Next month’s Journal will describe the role of acetyl-L-carnitine in maintaining a healthy nervous system. The action of acetyl L-carnitine too may involve improving the synthesis of neurotransmitters.
The Juvenon™ Cellular Health Supplement seems expensive. I’ve seen products with the same two ingredients, but with lower prices. I suspect the quality of your nutritional supplement is better. Can you shed more light on the subject?
D.A., via email
Benjamin V. Treadwell, Ph.D. is a member of Juvenon’s Scientific Advisory Board and formerly an associate professor at Harvard Medical School.
Send your questions to AskBen@juvenon.com.
Answers to other questions are available athttp://juvenon.com/product/qa.htm.
My specialty is science, so I’ll respond to the scientific portion of your question. In addition to the two main ingredients, the Juvenon™ Cellular Health Supplement also contains the B vitamin, biotin. Research indicates that one of the ingredients, alpha lipoic acid, can compete with biotin. Our data suggests that the addition of biotin has reduced the already small incidence of rash as a side effect.
I asked Allan Prager, President of Juvenon, to address other aspects of your inquiry. Here’s his answer:
You are right to be concerned about quality. The Juvenon™ Cellular Health Supplement is manufactured in accordance with what are called Good Manufacturing Practices (GMP’s) and the highest quality control standards.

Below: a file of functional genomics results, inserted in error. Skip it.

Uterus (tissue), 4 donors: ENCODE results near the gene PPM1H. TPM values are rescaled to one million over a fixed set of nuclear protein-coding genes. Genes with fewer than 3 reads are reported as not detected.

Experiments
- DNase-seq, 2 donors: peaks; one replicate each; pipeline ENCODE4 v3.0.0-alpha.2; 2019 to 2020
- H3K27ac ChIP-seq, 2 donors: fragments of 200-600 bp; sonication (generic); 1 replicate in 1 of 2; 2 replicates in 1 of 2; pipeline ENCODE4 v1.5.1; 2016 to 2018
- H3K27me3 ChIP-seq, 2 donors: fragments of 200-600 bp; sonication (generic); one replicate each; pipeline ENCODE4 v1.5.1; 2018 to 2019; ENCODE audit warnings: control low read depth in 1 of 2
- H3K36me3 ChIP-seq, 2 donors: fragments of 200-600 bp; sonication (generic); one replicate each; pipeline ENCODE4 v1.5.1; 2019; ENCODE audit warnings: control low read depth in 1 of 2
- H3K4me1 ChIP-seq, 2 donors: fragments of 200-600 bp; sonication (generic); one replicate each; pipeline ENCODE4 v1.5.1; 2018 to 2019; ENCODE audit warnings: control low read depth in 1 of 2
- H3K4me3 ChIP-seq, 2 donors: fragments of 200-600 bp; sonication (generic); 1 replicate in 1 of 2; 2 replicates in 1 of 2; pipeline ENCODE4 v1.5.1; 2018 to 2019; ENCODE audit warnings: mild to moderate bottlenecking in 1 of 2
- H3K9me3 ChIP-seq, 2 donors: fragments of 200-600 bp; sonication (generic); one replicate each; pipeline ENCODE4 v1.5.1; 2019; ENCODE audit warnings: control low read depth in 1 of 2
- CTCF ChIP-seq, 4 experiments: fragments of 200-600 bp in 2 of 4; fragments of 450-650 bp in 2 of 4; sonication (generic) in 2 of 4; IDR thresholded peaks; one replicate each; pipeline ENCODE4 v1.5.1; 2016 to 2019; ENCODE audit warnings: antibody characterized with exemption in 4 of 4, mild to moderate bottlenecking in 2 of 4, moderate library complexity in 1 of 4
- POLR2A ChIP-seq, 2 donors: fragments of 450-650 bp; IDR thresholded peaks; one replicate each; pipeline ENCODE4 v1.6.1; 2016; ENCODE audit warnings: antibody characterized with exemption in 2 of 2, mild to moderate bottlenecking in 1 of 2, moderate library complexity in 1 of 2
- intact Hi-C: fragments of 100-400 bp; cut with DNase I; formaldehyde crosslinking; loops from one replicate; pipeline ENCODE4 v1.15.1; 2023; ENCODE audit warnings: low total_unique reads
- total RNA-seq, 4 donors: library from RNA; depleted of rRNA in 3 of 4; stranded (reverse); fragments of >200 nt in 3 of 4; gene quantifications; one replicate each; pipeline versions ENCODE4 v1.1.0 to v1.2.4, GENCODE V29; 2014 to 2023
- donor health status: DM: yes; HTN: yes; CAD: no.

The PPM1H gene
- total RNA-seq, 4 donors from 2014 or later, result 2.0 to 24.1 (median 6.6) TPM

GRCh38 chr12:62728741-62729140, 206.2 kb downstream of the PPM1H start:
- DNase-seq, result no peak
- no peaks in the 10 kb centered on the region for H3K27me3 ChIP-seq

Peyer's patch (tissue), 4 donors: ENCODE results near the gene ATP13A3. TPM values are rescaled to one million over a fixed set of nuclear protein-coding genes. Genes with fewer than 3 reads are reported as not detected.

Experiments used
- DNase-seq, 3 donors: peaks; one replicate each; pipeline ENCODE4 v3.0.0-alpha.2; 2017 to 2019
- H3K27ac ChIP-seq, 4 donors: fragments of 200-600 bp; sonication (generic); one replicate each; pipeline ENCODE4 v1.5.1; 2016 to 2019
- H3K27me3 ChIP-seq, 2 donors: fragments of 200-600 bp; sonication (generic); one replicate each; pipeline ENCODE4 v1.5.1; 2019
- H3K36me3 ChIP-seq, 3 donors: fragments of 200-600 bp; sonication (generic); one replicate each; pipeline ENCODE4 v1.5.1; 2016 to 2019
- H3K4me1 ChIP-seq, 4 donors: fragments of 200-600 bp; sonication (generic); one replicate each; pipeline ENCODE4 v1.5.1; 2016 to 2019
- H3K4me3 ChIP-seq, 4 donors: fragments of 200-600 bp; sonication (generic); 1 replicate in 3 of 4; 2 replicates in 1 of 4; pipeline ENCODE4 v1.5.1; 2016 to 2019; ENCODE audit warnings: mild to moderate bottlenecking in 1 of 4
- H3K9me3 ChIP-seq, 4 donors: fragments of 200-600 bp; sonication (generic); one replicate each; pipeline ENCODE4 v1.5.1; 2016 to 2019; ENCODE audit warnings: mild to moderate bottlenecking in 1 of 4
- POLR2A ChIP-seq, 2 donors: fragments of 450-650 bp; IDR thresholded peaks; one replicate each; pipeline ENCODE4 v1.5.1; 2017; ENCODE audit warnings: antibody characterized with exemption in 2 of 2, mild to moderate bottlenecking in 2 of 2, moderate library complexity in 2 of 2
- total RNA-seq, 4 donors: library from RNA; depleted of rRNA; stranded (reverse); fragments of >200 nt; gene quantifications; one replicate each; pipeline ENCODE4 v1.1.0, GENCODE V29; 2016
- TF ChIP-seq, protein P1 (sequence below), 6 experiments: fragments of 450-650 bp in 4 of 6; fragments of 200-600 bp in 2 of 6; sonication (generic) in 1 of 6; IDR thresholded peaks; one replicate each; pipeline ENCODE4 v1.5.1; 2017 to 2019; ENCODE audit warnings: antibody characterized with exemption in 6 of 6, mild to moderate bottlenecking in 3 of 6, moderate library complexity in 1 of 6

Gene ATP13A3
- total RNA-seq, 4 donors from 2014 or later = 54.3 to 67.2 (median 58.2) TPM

Our Company recognizes that the lower the price, the more customers will be able to buy the product. Indeed, we offer our lowest prices to our regular monthly customers. Two other considerations go into our pricing. First, the Juvenon™ Cellular Health Supplement is patented, and we pay a royalty to the University of California, Berkeley. Any company producing a similar product is not authorized by the University and is not paying a royalty. (Juvenon is pursing patent litigation in Federal Court, but it’s a slow process.) Second, Juvenon relies on sales to fund our preclinical and clinical research program. A clinical trial on cognition will start soon. We know of no other dietary supplement company that conducts comparable research.